Jeff Ranish, PhD


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(206) 732-1357

Dr. Ranish’s formal training is in biochemistry and molecular biology. He did his undergraduate work in biochemistry at Cornell University, and earned his Ph.D. in molecular and cellular biology from the University of Washington. During his doctoral dissertation, Dr. Ranish studied the molecular mechanism of transcription initiation by RNA polymerase II in the laboratory of Dr. Steven Hahn at the Fred Hutchinson Cancer Research Center. Using the yeast Saccharomyces cerevisiae, he applied biochemical, molecular biology, and molecular genetics approaches to address this problem. Dr. Ranish’s studies culminated in the identification and cloning of the genes encoding the general transcription factor TFIIA, and the development of an immobilized promoter system for isolating and studying transcription complexes. He used this system to define intermediates in the formation of preinitiation complexes, and to define the reinitiation complex. For his postdoctoral training, Dr. Ranish worked with Dr. John Yates, III and Dr. Ruedi Aebersold in the Molecular Biotechnology department at the University of Washington where he developed his skills in mass spectrometry based-proteomic technologies. Dr. Ranish joined Dr. Aebersold when he left the University of Washington to found the ISB in 2000.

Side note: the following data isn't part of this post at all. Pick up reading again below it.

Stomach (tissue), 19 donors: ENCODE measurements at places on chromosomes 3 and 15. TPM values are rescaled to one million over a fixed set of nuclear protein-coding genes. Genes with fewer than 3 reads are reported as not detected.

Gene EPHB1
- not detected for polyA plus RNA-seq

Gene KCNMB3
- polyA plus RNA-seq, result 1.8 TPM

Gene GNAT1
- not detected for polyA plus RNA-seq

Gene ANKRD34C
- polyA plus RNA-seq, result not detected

During his tenure in Dr. Aebersold’s lab, Dr. Ranish developed a new strategy for studying macromolecular complexes by quantitative mass spectrometry. The strategy can be used to determine the composition of complexes and to detect changes in complex composition. It is based on the use of stable isotope tagging of proteins and mass spectrometry to compare the relative abundances of tryptic peptides derived from suitable pairs of purified or partially purified protein complexes. Application of the technology to study transcription factor complexes from yeast and higher eukaryotes has resulted in the discovery of new transcription factors with roles in human health, and has revealed mechanisms for how genes are regulated during development. The usefulness of the approach is apparent from the extensive local, national, and international collaborations that Dr. Ranish engages in.

PhD, Molecular and Cellular Biology Program University of Washington, 1999

Proteomics, macromolecular complexes and transcriptional regulation